Scioto County seniors see Medicare savings

Chris Dunham, PDT Sports Writer

March 6, 2013

Frank Lewis

PDT Staff Writer

More than 1,200 seniors in Scioto County have saved a total of $1 million, thanks to the donut hole in Medicare being partially closed, according to U.S. Senator Sherrod Brown (D-OH).

Brown held a news conference outlining his three-point plan to reduce the deficit by lowering prescription drug costs for consumers and taxpayers. Brown, who chairs the Finance Subcommittee on Social Security, Pensions and Family Policy, also released a county-by-county report showing how reforms made through the health law have already saved nearly 179,000 Ohio seniors a combined $138.5 million on their prescription drug costs in 2012, with the average beneficiary saving $774. Since 2010, Ohio seniors have saved a combined $278,731,176.

In Scioto County 1,257 seniors saved $1,039,378.44 on a total of 9,660 prescriptions. In Lawrence County, 1,043 seniors saved $836,014.81 on 7,005 prescriptions. In Adams County, 480 seniors saved a total of $400,185 on 3,517 prescriptions. In Jackson County, 508 seniors saved $460,211.76 on 3,908 prescriptions. In Pike County, 361 seniors saw savings of $289,431.36 on 2,401 prescriptions.

“There is no reason why we can’t make prescription drugs more affordable for every Ohioan and reduce Federal spending at the same time,” Brown said. “I will continue to fight for common sense solutions to lower the national deficit while reducing consumer costs and increasing access to high quality prescription drugs.”

Brown’s three-point plan to reduce the deficit by lowering prescription drug costs for consumers and taxpayers includes:

  • Allowing the Department of Health and Human Services to negotiate volume discounts on prescription drugs for Medicare, saving the Federal government $240 billion over 10 years.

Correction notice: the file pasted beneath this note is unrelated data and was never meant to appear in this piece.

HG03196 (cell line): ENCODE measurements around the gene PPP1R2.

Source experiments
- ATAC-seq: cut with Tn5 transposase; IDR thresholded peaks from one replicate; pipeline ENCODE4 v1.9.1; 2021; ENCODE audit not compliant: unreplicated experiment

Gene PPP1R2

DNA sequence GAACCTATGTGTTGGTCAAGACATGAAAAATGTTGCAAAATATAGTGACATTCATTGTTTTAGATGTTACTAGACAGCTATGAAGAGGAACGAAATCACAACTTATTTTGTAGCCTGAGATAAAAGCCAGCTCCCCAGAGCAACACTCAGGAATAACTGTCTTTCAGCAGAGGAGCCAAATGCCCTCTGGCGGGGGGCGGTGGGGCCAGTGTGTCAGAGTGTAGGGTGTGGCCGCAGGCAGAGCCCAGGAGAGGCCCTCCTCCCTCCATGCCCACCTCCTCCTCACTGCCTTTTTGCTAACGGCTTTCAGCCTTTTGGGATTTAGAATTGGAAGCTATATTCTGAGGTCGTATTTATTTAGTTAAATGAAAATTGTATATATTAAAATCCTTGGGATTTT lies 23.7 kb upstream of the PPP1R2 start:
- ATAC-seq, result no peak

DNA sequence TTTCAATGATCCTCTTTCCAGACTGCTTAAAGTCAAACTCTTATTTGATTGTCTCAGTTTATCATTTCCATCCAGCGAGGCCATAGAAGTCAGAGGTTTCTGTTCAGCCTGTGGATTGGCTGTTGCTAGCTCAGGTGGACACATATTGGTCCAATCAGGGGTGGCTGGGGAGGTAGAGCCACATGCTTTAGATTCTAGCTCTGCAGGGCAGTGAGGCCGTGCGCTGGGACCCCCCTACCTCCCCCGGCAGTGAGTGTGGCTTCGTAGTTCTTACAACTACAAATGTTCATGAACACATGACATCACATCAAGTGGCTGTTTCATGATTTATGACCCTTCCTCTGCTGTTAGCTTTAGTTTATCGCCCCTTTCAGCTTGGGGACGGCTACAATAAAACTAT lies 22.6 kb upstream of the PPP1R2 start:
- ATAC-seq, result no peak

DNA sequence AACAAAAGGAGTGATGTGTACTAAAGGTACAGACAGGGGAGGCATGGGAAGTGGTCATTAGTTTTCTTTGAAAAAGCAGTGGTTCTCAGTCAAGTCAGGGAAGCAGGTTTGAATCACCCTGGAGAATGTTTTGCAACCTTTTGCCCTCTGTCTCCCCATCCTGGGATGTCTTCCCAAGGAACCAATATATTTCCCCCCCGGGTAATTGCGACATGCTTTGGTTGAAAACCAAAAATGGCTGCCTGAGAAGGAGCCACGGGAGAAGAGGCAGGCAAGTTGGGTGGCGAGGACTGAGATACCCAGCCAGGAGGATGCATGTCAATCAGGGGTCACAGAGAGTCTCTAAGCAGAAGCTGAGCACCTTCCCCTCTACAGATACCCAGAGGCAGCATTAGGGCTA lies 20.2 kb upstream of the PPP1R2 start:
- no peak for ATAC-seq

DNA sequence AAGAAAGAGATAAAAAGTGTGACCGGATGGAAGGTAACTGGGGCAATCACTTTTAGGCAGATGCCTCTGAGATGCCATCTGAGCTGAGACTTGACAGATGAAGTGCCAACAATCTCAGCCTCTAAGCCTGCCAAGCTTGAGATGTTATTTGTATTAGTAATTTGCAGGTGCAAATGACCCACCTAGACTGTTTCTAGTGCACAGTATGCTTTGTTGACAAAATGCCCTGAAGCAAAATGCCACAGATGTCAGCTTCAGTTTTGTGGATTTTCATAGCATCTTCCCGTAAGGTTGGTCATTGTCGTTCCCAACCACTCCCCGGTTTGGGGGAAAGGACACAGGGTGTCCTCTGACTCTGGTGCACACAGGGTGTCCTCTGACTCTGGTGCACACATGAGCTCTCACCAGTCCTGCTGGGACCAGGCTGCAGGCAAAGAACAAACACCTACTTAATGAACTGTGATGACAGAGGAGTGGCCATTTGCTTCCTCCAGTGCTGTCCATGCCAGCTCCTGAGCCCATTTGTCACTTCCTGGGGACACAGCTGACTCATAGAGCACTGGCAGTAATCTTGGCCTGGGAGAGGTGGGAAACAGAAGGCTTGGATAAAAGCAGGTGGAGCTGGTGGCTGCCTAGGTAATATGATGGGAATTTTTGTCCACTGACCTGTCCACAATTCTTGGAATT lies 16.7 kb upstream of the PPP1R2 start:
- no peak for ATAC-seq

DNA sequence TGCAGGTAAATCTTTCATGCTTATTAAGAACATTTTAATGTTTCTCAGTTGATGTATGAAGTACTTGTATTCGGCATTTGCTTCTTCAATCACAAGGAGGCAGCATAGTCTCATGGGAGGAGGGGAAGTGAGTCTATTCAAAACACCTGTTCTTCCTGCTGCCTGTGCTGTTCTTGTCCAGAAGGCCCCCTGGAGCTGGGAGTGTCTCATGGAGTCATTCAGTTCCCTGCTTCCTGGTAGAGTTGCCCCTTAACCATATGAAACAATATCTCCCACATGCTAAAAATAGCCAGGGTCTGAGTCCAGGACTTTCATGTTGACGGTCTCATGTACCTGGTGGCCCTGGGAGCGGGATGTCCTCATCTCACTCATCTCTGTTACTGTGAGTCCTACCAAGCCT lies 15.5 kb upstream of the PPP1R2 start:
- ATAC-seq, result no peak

• Allowing the safe re-importation of prescription drugs from Canada and Australia which would reduce federal direct spending by $5.4 billion.
  • Reducing the exclusivity period for biologic drugs could save consumers and the American health care system more than $3.5 billion over the next decade. Unlike chemical drugs, biologic drugs refer to a category of drug derived from a living organism – which treat conditions like breast cancer, multiple sclerosis, and rheumatoid arthritis – and are often significantly more expensive.

Brown is also a cosponsor of the Prescription Drug and Health Improvement Act which he says could save up to $24 billion annually. In 2011, Medicare spent $67 billion subsidizing prescription drugs as a part of the Part D program. He says the legislation would allow Medicare to adopt negotiating tactics used by other federal agencies, including the Department of Veterans Affairs. A recent study found that the agency was able to get the 10 most prescribed drugs at costs nearly 50 percent less than Medicare.

Also participating in the news conference was Marlette Louisin, a senior from Akron who discussed her family’s prescription drug costs and the money she has saved by having her donut hole partially closed thanks to the health law.

“I thank Senator Brown for continuing his efforts to provide me and my family high-quality and affordable prescription drugs,” Louisin said. “This new report is an example of the work Senator Brown is doing in Congress on behalf of all Ohioans. Because of health reform my donut hole has closed by half and will be fully closed by 2020.”

Brown released a county-by-county report from CMS which outlined savings in drug costs for Americans who enter the drug coverage gap in private Medicare Part D coverage, also known as the “donut hole.” Until the passage of the health law, Brown said seniors who entered the donut hole by exceeding the prescription drug coverage limit were left responsible for paying 100 percent of their drug costs until catastrophic coverage kicks in.

Since the Coverage Gap Discount Program began on Jan. 1, 2011 as a part of the ACA, CMS has been analyzing data to understand the total number of beneficiaries receiving a reduction in out of pocket drug costs in each state and for how much.

Brown said he held several events in 2011 educating seniors about new prescription drug benefits available to them through the health care reform law. In 2011, the law provided Medicare beneficiaries with a 50 percent discount on brand-name prescription drugs and biologics if they enter the donut hole. Discounts increase every year until 2020, when the donut hole will be completely closed and beneficiaries will only be responsible for the plan’s co-payment or co-insurance payment rather than the full 100 percent that they were paying prior to 2011.

Frank Lewis may be reached at 740-353-3101, ext. 252, or at flewis@civitasmedia.com.